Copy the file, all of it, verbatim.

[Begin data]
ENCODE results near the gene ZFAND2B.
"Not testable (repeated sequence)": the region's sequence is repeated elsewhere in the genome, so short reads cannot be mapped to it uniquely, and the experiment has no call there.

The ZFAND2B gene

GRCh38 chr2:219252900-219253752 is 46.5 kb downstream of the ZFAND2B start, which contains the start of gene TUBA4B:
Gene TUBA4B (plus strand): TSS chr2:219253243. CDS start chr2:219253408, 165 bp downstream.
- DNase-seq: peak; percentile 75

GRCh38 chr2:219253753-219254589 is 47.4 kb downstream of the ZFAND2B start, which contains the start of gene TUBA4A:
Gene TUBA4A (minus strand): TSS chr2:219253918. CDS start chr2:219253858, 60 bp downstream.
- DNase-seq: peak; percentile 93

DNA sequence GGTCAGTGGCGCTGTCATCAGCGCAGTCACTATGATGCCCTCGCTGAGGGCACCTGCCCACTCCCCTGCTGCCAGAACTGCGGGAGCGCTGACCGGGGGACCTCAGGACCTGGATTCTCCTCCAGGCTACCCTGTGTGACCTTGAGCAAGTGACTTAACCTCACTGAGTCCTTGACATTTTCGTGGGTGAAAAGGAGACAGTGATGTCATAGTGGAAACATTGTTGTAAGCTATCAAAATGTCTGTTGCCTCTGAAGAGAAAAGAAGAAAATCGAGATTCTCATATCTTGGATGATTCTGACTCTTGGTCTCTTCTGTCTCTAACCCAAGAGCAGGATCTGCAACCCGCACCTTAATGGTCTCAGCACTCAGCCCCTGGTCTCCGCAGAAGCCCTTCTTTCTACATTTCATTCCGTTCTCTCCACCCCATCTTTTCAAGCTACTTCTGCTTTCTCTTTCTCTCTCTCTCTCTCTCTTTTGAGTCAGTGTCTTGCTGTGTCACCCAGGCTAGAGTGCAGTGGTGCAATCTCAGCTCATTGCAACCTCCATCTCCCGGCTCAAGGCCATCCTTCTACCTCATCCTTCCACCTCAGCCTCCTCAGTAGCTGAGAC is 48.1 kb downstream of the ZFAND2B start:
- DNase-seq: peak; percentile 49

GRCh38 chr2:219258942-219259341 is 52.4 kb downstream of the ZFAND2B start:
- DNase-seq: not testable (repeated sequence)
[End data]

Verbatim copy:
ENCODE results near the gene ZFAND2B.
"Not testable (repeated sequence)": the region's sequence is repeated elsewhere in the genome, so short reads cannot be mapped to it uniquely, and the experiment has no call there.

The ZFAND2B gene

GRCh38 chr2:219252900-219253752 is 46.5 kb downstream of the ZFAND2B start, which contains the start of gene TUBA4B:
Gene TUBA4B (plus strand): TSS chr2:219253243. CDS start chr2:219253408, 165 bp downstream.
- DNase-seq: peak; percentile 75

GRCh38 chr2:219253753-219254589 is 47.4 kb downstream of the ZFAND2B start, which contains the start of gene TUBA4A:
Gene TUBA4A (minus strand): TSS chr2:219253918. CDS start chr2:219253858, 60 bp downstream.
- DNase-seq: peak; percentile 93

DNA sequence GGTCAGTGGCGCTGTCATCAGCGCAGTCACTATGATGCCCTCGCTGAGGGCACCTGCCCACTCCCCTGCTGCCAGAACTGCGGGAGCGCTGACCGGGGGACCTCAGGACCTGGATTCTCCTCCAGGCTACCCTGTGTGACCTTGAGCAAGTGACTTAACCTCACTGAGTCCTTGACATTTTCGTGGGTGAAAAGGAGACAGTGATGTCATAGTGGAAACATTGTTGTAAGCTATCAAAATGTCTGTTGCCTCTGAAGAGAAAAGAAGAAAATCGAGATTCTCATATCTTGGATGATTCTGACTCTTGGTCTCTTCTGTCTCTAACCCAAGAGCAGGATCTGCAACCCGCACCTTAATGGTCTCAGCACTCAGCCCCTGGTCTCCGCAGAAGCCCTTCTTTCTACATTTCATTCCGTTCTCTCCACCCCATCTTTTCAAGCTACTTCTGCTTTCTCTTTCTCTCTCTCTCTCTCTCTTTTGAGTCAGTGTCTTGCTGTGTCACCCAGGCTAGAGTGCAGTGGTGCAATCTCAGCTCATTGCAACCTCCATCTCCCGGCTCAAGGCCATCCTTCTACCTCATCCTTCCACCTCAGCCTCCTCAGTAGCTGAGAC is 48.1 kb downstream of the ZFAND2B start:
- DNase-seq: peak; percentile 49

GRCh38 chr2:219258942-219259341 is 52.4 kb downstream of the ZFAND2B start:
- DNase-seq: not testable (repeated sequence)